The Importance of Preserving Endangered Languages
The purpose for caring about languages, such as Chulym, Chemehuevi, or Kallawaya, is to sustain and shield the languages from extinction. There is fulfillment and a feeling of self-belonging in knowing and perceiving one's background. Thus, it is imperative to take into account measures that protect and facilitate the unfold of the languages.
Moreover, people, or rather the generations that are born after the extinction of their languages, face the assignment of interpersonal conflicts, which never end unless solutions are found for them. There is no devastating struggle as that which concerns one seeking for identification that is defined by cultural ties in view of beginning and cultural background. Therefore, lack of response to factors that lead to extinction of languages is comparable to disowning one's identity which later on has many consequences. I would feel the same if English too was endangered. For instance, by letting a language disappear, one's best-known mechanism through which interactions with other human personalities and characters is lost. Nonetheless, identifying one's roots depends on and begins with a particular search of language that a society is identified with. Hence, extinction of languages presents the challenge of a given type of community or people disappearing from the historical records making it difficult for next generations to know their backgrounds.
The Role of Education in Language Death
A critical stage in language death is reached when children stop learning their language. The major conditions that make children want to or not want to speak their native languages are the places they go to for education. For instance, David and Greg inform the audience of the effects that sending children to a boarding school have on the ability of the children to learn their languages. In the boarding schools where children come from different communities and believe in different cultures and societal norms, they are forced by their teachers to learn and speak a common language (12:27-13:00). Much worse is the fact that children are barred from speaking their native languages. Children, on the other hand, fear to speak their native languages due to fear of punishment they are likely to get from their teachers. Additionally, languages disappear when children go overseas to stay with their parents where they work and never or occasionally come back to their native communities. Above all, there are no tribal schools to encourage communication through native languages, hence the observed extinction of languages in the society (14:27).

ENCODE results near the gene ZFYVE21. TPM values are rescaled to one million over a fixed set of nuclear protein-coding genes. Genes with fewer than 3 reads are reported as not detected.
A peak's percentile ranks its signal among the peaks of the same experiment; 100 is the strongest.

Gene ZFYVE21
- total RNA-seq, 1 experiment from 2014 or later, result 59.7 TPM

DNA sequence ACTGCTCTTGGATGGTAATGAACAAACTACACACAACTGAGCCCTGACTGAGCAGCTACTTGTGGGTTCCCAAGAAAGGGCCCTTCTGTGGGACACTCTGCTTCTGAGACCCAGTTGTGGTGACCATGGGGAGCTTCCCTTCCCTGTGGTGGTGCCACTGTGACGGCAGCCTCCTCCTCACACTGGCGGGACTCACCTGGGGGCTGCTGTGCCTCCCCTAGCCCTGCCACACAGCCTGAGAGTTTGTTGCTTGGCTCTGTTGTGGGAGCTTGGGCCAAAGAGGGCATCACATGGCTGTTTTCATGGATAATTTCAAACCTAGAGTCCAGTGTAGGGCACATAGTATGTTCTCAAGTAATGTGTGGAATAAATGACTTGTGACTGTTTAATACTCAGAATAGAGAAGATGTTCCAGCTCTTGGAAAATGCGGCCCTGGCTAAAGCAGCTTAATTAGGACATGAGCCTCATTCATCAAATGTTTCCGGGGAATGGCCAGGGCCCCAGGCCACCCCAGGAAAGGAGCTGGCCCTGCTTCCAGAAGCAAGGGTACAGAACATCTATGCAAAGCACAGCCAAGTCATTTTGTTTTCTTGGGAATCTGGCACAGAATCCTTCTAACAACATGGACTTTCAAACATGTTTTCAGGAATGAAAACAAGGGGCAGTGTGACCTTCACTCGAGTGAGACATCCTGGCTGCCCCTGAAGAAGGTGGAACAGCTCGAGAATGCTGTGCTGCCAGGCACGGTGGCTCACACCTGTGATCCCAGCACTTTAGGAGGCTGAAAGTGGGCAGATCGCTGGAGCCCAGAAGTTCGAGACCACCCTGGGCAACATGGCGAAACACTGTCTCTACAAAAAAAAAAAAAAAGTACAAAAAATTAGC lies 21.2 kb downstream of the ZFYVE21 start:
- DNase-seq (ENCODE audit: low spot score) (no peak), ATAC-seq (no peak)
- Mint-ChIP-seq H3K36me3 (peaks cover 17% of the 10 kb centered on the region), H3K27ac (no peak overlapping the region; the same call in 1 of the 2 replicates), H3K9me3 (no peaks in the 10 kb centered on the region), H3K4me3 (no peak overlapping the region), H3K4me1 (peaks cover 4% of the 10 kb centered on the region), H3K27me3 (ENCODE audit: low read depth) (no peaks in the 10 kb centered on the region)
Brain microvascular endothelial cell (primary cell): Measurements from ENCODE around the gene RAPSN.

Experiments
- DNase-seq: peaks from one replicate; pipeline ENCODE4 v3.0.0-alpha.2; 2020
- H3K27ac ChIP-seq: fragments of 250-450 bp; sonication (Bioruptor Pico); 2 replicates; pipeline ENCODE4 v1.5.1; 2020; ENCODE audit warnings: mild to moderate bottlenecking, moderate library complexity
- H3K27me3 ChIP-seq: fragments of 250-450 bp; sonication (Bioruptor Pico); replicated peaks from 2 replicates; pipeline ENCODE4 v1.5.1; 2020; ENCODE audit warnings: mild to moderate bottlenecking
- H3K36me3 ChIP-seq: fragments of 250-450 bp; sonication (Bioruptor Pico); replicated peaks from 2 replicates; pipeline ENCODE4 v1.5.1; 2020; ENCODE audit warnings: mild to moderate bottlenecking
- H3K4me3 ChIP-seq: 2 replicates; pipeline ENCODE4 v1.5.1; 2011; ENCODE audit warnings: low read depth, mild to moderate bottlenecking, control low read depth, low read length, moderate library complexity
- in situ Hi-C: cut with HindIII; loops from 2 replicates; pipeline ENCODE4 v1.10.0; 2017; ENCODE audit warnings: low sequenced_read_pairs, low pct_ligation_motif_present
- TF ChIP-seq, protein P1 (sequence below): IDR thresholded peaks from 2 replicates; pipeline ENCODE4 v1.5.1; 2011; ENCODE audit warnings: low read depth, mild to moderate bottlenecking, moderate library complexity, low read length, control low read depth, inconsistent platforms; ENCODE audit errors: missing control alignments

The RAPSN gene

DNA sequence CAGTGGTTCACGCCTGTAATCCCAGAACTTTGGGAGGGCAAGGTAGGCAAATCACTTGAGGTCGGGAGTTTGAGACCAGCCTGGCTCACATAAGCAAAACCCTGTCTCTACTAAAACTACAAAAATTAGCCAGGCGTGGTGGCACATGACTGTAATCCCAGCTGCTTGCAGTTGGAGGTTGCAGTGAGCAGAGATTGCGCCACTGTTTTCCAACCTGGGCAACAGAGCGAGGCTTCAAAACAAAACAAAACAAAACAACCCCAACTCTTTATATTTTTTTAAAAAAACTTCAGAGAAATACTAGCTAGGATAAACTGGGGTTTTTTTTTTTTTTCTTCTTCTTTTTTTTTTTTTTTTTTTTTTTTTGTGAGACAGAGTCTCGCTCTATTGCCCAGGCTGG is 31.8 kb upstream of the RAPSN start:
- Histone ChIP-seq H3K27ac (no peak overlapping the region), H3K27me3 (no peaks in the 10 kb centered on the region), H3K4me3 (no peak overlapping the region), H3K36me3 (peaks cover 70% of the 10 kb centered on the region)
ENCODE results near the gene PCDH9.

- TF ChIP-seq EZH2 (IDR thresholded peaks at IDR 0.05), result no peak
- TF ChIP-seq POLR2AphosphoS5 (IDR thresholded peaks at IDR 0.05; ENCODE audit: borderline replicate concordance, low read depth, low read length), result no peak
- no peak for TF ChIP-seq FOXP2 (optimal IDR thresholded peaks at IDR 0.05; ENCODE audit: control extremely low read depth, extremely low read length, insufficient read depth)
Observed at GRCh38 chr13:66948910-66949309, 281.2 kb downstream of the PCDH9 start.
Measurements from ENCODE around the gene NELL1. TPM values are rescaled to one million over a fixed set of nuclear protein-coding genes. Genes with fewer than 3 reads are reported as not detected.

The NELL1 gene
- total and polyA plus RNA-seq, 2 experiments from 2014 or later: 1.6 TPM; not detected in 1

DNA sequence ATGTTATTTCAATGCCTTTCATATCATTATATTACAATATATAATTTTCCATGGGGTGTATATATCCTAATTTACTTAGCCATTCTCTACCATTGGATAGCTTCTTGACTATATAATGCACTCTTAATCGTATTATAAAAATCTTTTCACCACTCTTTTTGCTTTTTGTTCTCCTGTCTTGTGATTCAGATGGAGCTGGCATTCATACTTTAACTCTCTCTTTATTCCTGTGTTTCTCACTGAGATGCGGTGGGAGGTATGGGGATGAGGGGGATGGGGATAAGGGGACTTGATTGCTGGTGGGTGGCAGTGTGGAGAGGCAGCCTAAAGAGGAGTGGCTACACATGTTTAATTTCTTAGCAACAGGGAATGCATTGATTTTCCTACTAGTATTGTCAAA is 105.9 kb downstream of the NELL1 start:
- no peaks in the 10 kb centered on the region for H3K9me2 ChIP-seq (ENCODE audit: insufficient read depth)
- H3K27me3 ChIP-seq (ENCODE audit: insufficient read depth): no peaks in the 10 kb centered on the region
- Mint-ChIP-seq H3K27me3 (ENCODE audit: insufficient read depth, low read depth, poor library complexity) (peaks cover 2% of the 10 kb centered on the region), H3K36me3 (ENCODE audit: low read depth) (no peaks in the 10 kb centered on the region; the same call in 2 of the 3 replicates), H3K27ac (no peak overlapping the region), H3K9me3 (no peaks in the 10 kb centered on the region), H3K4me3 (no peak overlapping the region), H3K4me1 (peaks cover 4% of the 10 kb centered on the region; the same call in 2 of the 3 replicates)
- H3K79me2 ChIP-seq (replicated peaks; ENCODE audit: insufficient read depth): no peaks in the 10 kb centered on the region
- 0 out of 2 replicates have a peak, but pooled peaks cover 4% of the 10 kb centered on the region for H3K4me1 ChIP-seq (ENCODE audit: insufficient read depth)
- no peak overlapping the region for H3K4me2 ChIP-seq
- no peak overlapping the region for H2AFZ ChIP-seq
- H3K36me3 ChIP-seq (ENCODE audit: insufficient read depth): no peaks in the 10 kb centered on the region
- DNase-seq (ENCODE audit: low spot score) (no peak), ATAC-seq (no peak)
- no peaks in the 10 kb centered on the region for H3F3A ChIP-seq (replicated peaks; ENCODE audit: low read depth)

Lessons Learned from Watching the Film
Concisely, there are very many lessons that I learned from watching the film. For example, I came to realize that in order to be self-aware, there was a greater need to understand, know, and relate with other people. People themselves are complex creatures because any form of cultural identity is complex and unique. Learning a new language and the effort one has to put in order to understand as well as master the language, reflects directly on the effort to be put to understand other people. Most importantly, I learned that I am defined in relation to other people in the perspective of their individual character. Furthermore, the film exposed me to the disadvantage that boarding schools have on children's developmental capacity and capability. It is overlooked such that parents only see the advantages that it presents yet a child needs to understand him or herself first before coming to detailed aspects of life.
The Linguists: Retrieved form https://www.youtube.com/watch?v=kaZw9Jynf4o&t=63s on 2/3/2017.